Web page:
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Week of 29 January 1999

Vol. II, No. 21

In the News

Like driving from Bay State Road to Logan Airport, the complexity of many manufacturing systems and communication networks can be staggering. "Making the right decisions requires an understanding of the dynamics or changing requirements of the process, and the time scale of these dynamics is incredibly varied," says Michael Caramanis, ENG professor of manufacturing engineering, in the fall 1998 issue of Evolving Enterprise. Caramanis is among BU researchers being funded by the National Science Foundation to develop management techniques for such systems. "We already have a good indication that the tools we are developing apply directly to problems in computational physics . . . and we will be testing how we can apply them in other complex systems," he explains.

That venerable family institution, the children's allowance, is earning a new generation of advocates. "A lot of it has to do with teaching kids values," says Robert Glovsky, director of the Metropolitan College program for financial planners, in the Boston Herald January 13. "They see that working, you can earn money. Parents can teach them what they should do once they have it, such as saving or investing."

"Our trust in HMOs is like a teacup in a sea of price competition, and that cup can be swamped easily." With that metaphor Alan Sager, School of Public Health professor, describes an increasingly choppy public attitude toward these organizations, especially in the wake of the decision by two regional operators to stem the tide of drug prescriptions allowed for Medicare recipients. "A few more really ugly incidents like that one and the public's view of HMOs could go sour in a durable way," Sager says in the December 25 to 31 issue of Boston Business Journal.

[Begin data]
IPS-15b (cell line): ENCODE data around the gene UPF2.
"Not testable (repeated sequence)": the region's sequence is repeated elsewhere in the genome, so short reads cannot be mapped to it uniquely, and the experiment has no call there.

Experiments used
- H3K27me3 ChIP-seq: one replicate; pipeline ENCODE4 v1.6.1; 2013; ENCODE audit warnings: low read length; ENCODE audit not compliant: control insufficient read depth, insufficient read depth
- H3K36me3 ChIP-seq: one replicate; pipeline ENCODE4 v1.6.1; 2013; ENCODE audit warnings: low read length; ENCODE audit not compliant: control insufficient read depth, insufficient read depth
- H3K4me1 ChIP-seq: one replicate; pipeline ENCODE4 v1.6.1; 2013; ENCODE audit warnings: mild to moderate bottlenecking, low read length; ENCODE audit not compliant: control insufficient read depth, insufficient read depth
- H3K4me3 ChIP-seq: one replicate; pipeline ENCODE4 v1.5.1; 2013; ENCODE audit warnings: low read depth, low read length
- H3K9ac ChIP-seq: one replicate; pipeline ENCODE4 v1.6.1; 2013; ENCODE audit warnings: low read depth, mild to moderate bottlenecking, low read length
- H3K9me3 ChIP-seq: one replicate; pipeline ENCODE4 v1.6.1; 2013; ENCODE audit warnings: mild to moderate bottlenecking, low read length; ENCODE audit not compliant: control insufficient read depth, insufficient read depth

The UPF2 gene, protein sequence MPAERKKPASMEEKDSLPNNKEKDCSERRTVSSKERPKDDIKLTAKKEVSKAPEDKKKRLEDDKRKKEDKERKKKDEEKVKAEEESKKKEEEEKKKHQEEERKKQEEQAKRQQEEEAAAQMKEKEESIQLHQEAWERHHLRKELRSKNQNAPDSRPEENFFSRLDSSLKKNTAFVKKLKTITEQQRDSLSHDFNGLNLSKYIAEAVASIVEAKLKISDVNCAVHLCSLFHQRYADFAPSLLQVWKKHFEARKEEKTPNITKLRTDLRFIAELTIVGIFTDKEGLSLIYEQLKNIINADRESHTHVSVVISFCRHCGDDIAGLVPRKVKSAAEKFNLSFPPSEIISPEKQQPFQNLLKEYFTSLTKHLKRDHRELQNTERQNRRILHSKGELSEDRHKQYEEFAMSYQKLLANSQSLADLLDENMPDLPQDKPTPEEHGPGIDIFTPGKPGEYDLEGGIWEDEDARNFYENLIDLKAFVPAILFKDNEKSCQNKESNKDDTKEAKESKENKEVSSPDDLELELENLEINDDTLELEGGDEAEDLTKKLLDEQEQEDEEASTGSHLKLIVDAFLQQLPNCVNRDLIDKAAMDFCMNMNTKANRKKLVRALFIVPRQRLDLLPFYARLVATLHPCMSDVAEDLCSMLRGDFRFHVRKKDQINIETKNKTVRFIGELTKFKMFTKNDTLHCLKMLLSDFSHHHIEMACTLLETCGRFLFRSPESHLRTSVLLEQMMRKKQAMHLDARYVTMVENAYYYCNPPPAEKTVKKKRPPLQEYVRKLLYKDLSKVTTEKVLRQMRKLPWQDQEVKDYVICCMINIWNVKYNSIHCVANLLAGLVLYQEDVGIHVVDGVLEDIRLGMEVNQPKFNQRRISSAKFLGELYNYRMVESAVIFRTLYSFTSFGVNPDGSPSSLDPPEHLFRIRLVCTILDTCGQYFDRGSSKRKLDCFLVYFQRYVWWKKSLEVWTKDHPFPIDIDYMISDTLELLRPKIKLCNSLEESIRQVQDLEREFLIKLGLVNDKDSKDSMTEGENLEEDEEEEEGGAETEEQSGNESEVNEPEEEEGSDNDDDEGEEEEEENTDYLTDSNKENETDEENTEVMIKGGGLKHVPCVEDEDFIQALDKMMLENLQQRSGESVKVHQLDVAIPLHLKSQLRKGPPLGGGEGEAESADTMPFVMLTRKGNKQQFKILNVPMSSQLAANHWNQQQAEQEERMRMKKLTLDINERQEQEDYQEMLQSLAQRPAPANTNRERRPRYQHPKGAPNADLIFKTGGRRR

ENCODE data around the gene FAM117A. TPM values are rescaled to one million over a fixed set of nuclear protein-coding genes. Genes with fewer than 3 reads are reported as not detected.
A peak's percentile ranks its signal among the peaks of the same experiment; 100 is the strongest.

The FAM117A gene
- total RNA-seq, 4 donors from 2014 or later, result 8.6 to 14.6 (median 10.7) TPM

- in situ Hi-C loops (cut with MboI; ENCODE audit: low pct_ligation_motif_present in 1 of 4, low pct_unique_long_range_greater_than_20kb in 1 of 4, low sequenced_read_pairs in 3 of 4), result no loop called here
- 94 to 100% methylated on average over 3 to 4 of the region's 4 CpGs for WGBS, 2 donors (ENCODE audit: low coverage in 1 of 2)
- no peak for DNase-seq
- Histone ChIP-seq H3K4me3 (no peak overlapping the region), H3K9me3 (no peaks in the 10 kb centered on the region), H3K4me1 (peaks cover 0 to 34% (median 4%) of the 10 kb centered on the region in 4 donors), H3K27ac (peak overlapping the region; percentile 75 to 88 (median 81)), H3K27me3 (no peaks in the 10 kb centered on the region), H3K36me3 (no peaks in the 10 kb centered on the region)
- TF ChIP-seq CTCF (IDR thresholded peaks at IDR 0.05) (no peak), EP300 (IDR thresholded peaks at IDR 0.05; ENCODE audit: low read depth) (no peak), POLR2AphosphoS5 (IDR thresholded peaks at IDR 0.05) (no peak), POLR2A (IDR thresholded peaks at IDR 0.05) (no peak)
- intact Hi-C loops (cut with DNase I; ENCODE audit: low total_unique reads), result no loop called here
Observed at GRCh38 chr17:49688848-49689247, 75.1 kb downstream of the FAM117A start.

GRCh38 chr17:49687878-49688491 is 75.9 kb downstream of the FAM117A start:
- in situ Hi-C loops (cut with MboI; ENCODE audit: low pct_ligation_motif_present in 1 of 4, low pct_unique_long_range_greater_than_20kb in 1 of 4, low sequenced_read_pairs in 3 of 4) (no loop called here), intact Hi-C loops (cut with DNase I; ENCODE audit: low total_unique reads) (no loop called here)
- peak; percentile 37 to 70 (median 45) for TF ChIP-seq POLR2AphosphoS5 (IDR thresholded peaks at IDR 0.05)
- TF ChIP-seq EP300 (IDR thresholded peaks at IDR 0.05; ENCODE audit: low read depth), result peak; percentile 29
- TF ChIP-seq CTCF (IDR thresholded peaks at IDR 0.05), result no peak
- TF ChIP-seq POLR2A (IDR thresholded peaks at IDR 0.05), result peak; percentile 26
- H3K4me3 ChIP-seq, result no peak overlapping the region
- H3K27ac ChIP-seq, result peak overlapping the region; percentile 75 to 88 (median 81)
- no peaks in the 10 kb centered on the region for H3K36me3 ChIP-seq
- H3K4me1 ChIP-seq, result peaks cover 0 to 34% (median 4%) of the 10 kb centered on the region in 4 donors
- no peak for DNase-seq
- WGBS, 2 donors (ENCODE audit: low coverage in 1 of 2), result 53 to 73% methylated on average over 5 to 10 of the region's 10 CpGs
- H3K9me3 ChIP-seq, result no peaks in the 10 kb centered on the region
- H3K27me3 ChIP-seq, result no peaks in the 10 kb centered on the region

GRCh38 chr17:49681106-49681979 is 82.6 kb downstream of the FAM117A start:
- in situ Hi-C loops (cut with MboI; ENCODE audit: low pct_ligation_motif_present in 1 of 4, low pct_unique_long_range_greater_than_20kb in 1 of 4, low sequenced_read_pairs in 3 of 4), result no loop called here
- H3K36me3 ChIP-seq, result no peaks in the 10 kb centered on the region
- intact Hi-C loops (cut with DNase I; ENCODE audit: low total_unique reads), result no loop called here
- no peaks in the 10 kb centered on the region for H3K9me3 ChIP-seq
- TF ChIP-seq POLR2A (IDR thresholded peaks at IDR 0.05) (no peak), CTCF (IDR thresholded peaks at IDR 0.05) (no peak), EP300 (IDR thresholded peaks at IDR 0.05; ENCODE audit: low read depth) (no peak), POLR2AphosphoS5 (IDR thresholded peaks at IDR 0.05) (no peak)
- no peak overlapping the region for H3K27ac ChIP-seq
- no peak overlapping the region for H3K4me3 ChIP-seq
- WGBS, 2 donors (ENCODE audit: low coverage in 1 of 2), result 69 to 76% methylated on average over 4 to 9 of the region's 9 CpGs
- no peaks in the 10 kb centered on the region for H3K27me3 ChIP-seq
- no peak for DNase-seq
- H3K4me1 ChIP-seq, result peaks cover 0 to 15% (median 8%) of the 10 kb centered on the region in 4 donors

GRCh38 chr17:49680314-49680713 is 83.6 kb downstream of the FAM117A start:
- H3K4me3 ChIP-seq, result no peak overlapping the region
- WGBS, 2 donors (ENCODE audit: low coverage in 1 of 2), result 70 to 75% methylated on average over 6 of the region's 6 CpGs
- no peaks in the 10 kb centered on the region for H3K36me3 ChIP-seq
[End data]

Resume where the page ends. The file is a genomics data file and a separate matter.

Attempting to explain the public's lack of interest in the Senate trial of President Clinton, Tobe Berkovitz, COM professor of communication, says in a January 15 Boston Herald story, "The first two months of this made for exciting TV -- the rumor, the gossip, the tawdriness, the big-time bimbo eruption -- but it just didn't go anywhere. For the average viewer, there really isn't anything there to captivate them."

Alston Purvis, acting director of the visual arts division in the School for the Arts, has some compelling reasons for writing a book on 1930s FBI agent Melvin Purvis: "He's been denied his proper place in history. And he was a public hero. And he's my father." Purvis' father became a celebrity after leading the posse that killed John Dillinger, but his subsequent career was stymied by the pique of FBI Director J. Edgar Hoover. Commenting on the public's tacit admiration for gangsters like Dillinger, Purvis says, "I think my father provided what the public needed, which was a hero for the other side." His project is described in the January issue of Boston magazine.

"In the News" is compiled by Alexander Crouch in the Office of Public Relations.